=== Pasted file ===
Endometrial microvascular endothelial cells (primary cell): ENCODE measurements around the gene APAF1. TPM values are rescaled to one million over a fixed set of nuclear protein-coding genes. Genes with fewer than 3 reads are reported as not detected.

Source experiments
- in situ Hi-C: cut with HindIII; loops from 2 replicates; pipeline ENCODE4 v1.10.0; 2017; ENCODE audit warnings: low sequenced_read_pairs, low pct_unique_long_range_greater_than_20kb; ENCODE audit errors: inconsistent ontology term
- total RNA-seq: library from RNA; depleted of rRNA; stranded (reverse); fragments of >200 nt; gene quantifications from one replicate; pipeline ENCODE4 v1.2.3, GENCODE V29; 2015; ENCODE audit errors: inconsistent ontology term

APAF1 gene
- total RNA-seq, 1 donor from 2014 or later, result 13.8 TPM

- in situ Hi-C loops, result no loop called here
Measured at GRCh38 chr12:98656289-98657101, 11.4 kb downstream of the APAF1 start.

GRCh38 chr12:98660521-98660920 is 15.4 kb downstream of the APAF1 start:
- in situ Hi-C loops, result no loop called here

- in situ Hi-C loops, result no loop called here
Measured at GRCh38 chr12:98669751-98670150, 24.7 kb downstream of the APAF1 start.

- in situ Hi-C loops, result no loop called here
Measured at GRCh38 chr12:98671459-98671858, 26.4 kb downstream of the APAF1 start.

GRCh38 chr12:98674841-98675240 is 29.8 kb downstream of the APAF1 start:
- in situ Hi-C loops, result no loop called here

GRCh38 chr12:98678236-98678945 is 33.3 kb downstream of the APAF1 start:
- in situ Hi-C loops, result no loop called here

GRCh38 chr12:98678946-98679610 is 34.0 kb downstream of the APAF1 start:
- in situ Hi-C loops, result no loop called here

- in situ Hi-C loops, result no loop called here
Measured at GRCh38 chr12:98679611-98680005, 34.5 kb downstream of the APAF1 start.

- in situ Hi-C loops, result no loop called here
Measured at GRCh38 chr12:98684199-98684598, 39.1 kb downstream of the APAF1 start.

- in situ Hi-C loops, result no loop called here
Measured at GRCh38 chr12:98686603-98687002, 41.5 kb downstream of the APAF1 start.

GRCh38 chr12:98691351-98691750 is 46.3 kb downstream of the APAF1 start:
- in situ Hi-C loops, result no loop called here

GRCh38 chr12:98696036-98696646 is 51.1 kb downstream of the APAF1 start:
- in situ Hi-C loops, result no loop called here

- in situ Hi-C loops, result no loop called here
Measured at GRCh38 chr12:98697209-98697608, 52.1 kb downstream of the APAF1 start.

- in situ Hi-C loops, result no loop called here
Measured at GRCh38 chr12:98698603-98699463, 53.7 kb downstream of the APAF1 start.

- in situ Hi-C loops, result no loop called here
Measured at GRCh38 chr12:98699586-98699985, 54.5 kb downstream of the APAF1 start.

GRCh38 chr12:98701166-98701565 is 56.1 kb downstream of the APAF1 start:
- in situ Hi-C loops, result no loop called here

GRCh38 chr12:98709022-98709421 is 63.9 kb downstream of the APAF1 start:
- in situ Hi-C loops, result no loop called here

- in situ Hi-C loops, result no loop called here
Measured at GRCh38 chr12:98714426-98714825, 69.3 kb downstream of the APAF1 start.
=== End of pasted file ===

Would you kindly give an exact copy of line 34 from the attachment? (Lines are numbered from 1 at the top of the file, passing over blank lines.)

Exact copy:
Measured at GRCh38 chr12:98698603-98699463, 53.7 kb downstream of the APAF1 start.